Apologies for my blurry, non-portrait-mode phone photo. I’m about 3 generations behind 2 generations of iPhone, so, whatever. This is where I spend most of my day, hanging with the boys in their playpen downstairs on foam mats with letters, shapes, and numbers on them.
It’s very easy to fall asleep in, surprisingly.
I’m finally off the antibiotics for my infected finger.
You might be asking yourself, “How can a finger infection simultaneously hurt like none other and cause you to have an existential crisis, question everything and anything I’ve ever done, and make you want to potentially give up writing?
And I’ll answer, “I was only on antibiotics for 10 days.”
If my whole world can fall apart in 10 days, that’s a problem, right? During those 10 days I went through a serious crisis: Can I do this? Can I be an active, engaged father yet still try to become a published novelist? Turns out…
No. Not this way. Not the way I’ve been doing it.
Whatever methods I had before are no longer viable. I can’t use a Bullet Journal anymore. I can’t designate a notebook for each project anymore. I can’t work on multiple projects simultaneously anymore. I can’t do any of it anymore.
I love my boys, but it’s impossible to write the way you wish when you’re a parent. I can’t sit at a desk for hours on end, like I could before the boys were born (Only now do I realize how much time I wasted. Do whatever you can, kids! You still have time!)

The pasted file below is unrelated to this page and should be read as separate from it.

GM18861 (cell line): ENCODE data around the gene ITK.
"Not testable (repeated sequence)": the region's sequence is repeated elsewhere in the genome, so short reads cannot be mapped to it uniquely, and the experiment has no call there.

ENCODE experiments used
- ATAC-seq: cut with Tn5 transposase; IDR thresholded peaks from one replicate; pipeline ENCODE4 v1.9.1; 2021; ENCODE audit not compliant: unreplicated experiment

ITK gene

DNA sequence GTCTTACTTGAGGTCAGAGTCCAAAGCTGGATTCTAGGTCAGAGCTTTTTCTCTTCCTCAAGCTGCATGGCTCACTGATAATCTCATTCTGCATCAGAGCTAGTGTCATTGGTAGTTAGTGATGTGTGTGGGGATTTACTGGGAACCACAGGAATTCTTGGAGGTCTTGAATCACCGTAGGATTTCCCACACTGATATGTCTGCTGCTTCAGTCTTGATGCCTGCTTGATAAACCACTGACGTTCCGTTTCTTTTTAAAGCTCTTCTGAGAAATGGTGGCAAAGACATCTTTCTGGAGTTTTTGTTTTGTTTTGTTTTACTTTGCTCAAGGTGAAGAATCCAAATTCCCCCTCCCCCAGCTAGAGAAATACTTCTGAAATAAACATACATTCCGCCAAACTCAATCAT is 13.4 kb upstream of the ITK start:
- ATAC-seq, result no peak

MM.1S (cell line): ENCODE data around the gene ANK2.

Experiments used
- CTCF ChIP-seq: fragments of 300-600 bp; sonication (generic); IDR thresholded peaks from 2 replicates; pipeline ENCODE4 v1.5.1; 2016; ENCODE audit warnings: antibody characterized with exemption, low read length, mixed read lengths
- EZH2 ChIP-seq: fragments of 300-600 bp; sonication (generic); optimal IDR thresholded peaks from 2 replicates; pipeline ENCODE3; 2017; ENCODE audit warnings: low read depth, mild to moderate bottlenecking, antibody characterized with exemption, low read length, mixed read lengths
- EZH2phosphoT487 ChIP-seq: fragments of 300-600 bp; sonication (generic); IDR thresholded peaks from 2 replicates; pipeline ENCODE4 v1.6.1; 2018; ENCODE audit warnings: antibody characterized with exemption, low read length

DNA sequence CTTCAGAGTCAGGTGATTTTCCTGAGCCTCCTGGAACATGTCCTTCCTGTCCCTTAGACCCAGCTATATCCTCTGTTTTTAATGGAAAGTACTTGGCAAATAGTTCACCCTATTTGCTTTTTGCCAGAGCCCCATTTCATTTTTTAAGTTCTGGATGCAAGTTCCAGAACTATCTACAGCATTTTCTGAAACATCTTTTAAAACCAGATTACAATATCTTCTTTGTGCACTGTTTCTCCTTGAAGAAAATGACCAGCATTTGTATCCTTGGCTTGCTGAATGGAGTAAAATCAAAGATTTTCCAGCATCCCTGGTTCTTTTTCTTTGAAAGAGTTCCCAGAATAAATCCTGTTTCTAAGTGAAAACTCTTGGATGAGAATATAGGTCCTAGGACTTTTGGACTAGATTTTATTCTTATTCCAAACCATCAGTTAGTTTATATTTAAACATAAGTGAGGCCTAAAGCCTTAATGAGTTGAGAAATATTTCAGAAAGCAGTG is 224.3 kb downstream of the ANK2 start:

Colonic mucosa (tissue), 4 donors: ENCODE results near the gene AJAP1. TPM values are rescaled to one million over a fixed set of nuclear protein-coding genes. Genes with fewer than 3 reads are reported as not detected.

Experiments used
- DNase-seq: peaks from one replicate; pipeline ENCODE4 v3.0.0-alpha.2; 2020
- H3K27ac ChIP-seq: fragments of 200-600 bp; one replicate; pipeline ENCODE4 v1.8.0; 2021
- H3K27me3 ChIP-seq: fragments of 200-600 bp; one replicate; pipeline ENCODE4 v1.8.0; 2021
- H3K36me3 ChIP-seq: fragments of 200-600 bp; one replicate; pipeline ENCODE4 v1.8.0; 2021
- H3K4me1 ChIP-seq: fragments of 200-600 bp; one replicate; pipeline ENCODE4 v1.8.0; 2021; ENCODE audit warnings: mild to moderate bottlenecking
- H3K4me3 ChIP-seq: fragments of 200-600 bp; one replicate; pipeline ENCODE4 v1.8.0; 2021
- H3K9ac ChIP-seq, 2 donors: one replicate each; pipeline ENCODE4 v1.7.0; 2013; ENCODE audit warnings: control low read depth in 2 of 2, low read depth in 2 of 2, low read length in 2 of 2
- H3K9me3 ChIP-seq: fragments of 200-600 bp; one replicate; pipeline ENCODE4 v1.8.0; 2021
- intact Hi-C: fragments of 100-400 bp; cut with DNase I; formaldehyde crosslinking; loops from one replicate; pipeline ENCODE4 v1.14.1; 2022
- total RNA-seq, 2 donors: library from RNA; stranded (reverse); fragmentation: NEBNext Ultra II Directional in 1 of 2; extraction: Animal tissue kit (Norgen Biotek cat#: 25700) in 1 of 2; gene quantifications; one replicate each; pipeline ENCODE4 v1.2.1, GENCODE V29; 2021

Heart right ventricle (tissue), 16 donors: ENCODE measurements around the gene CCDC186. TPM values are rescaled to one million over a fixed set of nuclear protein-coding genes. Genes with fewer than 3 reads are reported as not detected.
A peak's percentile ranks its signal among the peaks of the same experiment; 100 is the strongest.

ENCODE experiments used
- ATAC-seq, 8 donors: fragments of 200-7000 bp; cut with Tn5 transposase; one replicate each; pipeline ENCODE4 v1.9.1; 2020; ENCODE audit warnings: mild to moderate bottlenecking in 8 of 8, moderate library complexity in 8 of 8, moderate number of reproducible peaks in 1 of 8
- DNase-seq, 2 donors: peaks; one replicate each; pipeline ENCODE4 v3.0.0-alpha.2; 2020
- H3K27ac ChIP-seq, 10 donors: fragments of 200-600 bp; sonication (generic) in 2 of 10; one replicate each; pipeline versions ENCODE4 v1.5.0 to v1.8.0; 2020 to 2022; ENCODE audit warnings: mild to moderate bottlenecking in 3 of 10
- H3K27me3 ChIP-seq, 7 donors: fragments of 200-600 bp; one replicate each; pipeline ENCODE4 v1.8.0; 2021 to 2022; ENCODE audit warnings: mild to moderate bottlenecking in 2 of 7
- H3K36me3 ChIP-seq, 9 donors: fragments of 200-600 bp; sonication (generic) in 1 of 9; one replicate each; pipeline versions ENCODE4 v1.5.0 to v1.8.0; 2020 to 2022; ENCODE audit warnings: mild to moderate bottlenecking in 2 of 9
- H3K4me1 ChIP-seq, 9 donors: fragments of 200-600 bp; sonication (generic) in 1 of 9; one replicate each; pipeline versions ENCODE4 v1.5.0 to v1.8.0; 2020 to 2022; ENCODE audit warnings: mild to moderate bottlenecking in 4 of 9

So I have to find time to write when I can, like sitting in the playpen, when the boys are breastfeeding, or when I have a few minutes while they play with their spoons in their high chairs.
I’m back to using Field Notes for day-to-day writing. Everything, literally everything, will go in there. Blog posts. Story notes. Dialogue. Article starters. Anything. They’ll sit in my back pocket while I roll around, playing with my boys, and if there’s anything that needs to be typed up I’ll do that at the end of the day.
Instead of trying to get three to seven projects off the ground at once, I have two projects I’ll focus all my attention on.
Project: GREY, which is a completed manuscript that I’m submitting to agents, and Project: NESS, which is in its 1st draft. Realistically, I’ll have maybe an hour and a half to write a day if I wake up early in the morning, so I’ll spend an hour on Project: NESS (or any project where I’m producing words), then spend 30 minutes on Project: GREY (or any project that requires plotting or touch-ups or full edits.)
And that’s it.
If the systems aren’t working like they used to, then don’t try to fit a square peg down your throat. Throw them out and make it easier for you.
I’m back. I’m ready to work. I’ll never give up on this again.
Thanks for reading,